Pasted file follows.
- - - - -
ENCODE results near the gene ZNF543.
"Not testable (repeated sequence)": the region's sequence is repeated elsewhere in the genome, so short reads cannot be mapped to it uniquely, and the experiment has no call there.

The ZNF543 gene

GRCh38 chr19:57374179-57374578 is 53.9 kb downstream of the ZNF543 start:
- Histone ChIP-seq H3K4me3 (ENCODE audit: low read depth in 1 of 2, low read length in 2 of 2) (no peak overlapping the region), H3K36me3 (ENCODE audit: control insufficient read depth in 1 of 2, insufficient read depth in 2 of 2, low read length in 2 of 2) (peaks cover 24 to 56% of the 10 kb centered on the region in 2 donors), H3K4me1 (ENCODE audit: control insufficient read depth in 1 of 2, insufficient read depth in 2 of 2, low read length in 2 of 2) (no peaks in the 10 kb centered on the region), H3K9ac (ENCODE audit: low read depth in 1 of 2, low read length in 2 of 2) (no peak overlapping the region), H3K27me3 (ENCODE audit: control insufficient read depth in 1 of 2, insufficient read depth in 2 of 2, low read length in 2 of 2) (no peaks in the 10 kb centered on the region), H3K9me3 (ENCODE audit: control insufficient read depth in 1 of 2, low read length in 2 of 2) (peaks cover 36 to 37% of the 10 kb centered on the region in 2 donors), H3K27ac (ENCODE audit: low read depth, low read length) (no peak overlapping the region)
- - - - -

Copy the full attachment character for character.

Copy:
ENCODE results near the gene ZNF543.
"Not testable (repeated sequence)": the region's sequence is repeated elsewhere in the genome, so short reads cannot be mapped to it uniquely, and the experiment has no call there.

The ZNF543 gene

GRCh38 chr19:57374179-57374578 is 53.9 kb downstream of the ZNF543 start:
- Histone ChIP-seq H3K4me3 (ENCODE audit: low read depth in 1 of 2, low read length in 2 of 2) (no peak overlapping the region), H3K36me3 (ENCODE audit: control insufficient read depth in 1 of 2, insufficient read depth in 2 of 2, low read length in 2 of 2) (peaks cover 24 to 56% of the 10 kb centered on the region in 2 donors), H3K4me1 (ENCODE audit: control insufficient read depth in 1 of 2, insufficient read depth in 2 of 2, low read length in 2 of 2) (no peaks in the 10 kb centered on the region), H3K9ac (ENCODE audit: low read depth in 1 of 2, low read length in 2 of 2) (no peak overlapping the region), H3K27me3 (ENCODE audit: control insufficient read depth in 1 of 2, insufficient read depth in 2 of 2, low read length in 2 of 2) (no peaks in the 10 kb centered on the region), H3K9me3 (ENCODE audit: control insufficient read depth in 1 of 2, low read length in 2 of 2) (peaks cover 36 to 37% of the 10 kb centered on the region in 2 donors), H3K27ac (ENCODE audit: low read depth, low read length) (no peak overlapping the region)